The day after the Fifth Circuit Court of Appeals ruled that Texas’s Voter ID law has a discriminatory effect on elections, a new study found some evidence in our backyard. A joint study by Rice University and the University of Houston examined Voter ID’s impact on the 2014 District 23 Congressional race between Democratic incumbent Pete Gallego and Republican challenger Will Hurd. District 23 covers 800 miles of Texas borderland, and stretches from San Antonio to El Paso. Bexar County contains 42 percent of the district’s registered voters. Given that the two major critiques of Voter ID — enacted in 2011 with Republican support, and Democratic opposition — are that it has a discriminatory impact on minority voters and that the GOP pushed it in order to help their own political cause, the 2014 election in District 23 provided the research group a perfect test case. “The great thing about CD-23 was that it allowed us to look at both of those things at the same time, because it’s a Latino majority district, but it’s also one that’s politically relevant,” said Mark Jones, the fellow at Rice’s Baker Institute for Public Policy.
Staying safe in the heat Summer program helps children with disabilities Six kids, couple slain in Houson; wife’s former partner charged Small Texas town bracing for big changes Lack of affordable housing plagues border Documents shed light on police concerns over biker showdown At ChalleNGe Academy, troubled teens get last, ‘best’ chance.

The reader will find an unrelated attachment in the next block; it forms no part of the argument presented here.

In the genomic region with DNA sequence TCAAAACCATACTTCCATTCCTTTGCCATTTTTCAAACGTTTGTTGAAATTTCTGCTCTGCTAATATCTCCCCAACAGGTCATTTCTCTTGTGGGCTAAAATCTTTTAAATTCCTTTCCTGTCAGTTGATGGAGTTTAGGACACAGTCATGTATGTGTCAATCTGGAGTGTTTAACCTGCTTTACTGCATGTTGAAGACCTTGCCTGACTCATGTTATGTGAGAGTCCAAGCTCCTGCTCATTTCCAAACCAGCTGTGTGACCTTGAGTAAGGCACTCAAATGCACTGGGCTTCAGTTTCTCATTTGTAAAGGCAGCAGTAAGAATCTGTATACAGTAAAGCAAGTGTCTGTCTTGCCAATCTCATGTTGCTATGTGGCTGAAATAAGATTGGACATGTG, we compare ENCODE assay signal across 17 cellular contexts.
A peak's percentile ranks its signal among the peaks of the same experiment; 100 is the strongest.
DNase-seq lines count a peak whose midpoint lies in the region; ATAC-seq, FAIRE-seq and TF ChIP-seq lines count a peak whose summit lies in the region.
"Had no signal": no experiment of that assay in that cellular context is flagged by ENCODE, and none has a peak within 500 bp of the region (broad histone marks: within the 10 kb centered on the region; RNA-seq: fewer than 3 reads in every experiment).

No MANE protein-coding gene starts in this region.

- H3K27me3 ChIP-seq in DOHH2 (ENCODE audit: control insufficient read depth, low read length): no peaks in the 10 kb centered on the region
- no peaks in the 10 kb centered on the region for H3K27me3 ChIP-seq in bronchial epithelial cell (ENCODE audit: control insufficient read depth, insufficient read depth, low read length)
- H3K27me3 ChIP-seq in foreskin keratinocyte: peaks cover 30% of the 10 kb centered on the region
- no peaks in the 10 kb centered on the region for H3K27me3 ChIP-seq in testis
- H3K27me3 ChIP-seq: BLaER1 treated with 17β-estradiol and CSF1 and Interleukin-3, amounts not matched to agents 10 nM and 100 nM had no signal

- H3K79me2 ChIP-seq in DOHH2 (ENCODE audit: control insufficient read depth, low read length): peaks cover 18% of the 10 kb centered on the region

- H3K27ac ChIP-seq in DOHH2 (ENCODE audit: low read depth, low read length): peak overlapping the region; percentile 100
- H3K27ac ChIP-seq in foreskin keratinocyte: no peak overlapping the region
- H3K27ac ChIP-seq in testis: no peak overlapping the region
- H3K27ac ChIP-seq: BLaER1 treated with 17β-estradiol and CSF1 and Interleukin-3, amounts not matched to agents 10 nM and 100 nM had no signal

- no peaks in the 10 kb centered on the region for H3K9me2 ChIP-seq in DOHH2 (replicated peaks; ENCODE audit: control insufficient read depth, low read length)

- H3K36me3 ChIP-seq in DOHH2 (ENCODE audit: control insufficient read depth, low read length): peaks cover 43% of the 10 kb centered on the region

District 23 is relevant because it’s the only genuine swing district among this state’s 36 Congressional seats. For three elections in a row, District 23 incumbents have been unseated by challengers from the opposition party.
The most fascinating part of the study is the new slant it gives us on how Voter ID alters election results. In a survey of 400 registered District 23 voters who neglected to vote last November, 12.8 percent cited their lack of an acceptable photo ID as one of the reasons they did not vote, and 5.8 percent described it as their primary reason for sitting out the election.